Save Now!


Hosanna! the people cried as Jesus made His way up the road to Jerusalem crowning Mount Zion. Those thousands of Jews gathered from all over the area, making their Passover pilgrimage, had heard about this miracle worker who raised the dead and healed the blind and fed thousands with a few loaves of bread.

Wasn’t he the one they were waiting for? There had been others and even more in the future, all claiming to be the One God had sent to bring the people of Israel back to a place of independence and relevance.

In the years before Christ’s birth, the desire for a savior grew along with the hated Roman rule. So no wonder the crowds who witnessed the signs and wonders Jesus performed, who heard His stories and teaching about the kingdom of God, looked to Him and expected Him to take the next step. They wanted Him to declare Himself, to rally an army or to call down God’s miraculous power and judgment against Israel’s enemies.

They wanted to be saved.

The problem was, they didn’t understand that their real need was the enemy within, not an enemy without.

So on that fateful day when Jesus arrived in Jerusalem, the people were convinced their Messiah had come. They joined the parade of His followers, adding their cloaks to the path and waving palm branches as they would for a conquering hero. Because that’s exactly who they thought Jesus was. And they cried, Hosanna!

Save now!

And He did.

But no walls fell. No fire and brimstone. No miraculous defeat of the Roman forces.

Oh, sure, Jesus chased out the money changers from the temple. That was promising. But where was the judgment hurled against the Romans?

What the people missed amid their cries of Hosanna was that the judgment they looked for was the judgment Jesus took upon Himself. The innocent one, who knew no sin became sin for us.

The people looking for victory missed the victory over death that Christ’s own death secured.

The crowds were right to cry, Save now! That’s what Jesus came to do. But the spiritual kingdom of the Christ looked far different from the one they expected.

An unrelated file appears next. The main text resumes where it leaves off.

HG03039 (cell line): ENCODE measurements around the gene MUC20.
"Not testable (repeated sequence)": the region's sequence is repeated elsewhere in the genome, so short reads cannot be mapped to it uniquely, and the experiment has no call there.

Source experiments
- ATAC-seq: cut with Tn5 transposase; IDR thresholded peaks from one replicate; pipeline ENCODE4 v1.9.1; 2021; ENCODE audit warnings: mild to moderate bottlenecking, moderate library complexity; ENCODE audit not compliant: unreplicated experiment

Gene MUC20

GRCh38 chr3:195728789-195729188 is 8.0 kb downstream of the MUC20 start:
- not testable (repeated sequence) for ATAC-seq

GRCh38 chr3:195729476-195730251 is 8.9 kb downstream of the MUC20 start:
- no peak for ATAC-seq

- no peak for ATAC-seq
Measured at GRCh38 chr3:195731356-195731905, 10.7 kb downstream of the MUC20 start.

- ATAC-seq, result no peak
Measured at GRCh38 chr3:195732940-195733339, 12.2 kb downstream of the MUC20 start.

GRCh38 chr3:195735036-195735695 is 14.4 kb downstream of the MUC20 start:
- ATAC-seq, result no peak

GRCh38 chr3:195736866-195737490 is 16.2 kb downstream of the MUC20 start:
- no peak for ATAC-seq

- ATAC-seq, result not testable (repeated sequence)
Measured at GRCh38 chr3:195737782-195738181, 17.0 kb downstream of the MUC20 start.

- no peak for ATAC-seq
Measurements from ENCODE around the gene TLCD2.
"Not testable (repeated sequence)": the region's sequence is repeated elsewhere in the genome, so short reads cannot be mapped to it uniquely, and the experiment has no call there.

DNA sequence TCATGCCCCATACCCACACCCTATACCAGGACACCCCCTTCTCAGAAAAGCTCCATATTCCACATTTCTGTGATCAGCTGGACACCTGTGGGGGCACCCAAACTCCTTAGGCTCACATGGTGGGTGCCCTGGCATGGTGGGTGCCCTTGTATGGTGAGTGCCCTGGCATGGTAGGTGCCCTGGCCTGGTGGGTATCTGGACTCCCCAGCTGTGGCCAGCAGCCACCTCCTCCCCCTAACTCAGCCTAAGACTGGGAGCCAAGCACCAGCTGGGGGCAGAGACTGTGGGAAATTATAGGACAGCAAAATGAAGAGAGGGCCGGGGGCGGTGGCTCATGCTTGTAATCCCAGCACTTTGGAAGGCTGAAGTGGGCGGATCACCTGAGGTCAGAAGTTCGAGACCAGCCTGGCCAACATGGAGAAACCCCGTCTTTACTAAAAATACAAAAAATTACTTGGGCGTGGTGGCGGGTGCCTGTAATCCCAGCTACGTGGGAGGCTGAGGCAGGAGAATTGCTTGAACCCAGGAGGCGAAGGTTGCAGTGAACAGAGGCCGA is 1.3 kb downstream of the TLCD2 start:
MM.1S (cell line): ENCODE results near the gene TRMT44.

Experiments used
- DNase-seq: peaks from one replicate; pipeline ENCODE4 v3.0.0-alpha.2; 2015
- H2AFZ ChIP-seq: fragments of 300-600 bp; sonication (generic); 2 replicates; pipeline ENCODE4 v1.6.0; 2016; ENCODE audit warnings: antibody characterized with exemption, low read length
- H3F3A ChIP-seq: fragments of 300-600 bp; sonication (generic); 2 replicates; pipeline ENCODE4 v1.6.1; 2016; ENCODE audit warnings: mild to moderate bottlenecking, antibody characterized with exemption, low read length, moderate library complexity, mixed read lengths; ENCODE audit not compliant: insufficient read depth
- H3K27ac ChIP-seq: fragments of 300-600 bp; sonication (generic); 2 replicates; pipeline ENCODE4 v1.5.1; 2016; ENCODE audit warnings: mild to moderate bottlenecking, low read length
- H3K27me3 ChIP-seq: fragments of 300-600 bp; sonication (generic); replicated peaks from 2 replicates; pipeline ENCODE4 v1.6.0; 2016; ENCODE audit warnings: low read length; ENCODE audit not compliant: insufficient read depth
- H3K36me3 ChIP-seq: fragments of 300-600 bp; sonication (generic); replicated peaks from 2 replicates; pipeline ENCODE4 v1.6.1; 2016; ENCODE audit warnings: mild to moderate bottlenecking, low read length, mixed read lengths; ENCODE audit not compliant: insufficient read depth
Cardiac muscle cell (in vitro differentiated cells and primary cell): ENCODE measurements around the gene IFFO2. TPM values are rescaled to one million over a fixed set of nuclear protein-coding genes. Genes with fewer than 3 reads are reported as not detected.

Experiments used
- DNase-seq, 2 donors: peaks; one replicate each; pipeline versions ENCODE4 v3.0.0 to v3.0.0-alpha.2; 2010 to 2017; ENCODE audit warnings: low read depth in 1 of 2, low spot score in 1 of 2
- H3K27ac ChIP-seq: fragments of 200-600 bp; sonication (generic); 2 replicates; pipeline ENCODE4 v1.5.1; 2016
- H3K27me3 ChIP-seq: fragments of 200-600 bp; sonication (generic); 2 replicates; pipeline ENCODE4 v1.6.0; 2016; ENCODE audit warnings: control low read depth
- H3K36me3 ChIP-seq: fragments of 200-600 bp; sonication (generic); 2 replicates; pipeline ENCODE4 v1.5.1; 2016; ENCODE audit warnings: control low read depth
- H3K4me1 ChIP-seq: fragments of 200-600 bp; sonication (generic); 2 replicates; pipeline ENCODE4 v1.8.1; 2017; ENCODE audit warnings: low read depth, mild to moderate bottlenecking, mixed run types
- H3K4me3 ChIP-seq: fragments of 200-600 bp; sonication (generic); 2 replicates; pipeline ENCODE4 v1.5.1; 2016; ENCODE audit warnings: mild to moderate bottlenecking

His kingdom included Gentiles and extended for centuries into the future. In fact, it makes possible everlasting life. And it’s built on forgiveness, mercy, compassion, love. Not revenge, judgment, exclusion.

But the people didn’t know that then. They cried Hosanna because they wanted a hero. God’s man who they’d read about in the prophets and the psalms. And this Jesus was clearly from God, wasn’t he? I mean, no sinner would be able to cleanse a leper or make the lame walk.

So cry Hosanna, they did. And they were right, because Jesus does save. They just didn’t understand what He wanted to save them from, not then, and not in the days that followed when the crowd became a mob instead and started chanting, Crucify him, crucify him.

Well, today we can see the irony. Those first century Jews were saying the right thing, but they didn’t understand what it meant. We understand, but are we still saying the right thing?

Published in: on March 22, 2018 at 6:21 pm  Comments Off on Save Now!  
Tags: , ,

Why Bells At Christmas


golden_christmas_bellsI love the trappings of Christmas. I love the light displays, the decorated trees, the candles and stockings hanging off the mantelpiece, I love wreaths and gingerbread cookies (or the idea of them, at least), and I love Christmas carols and candy canes and bells.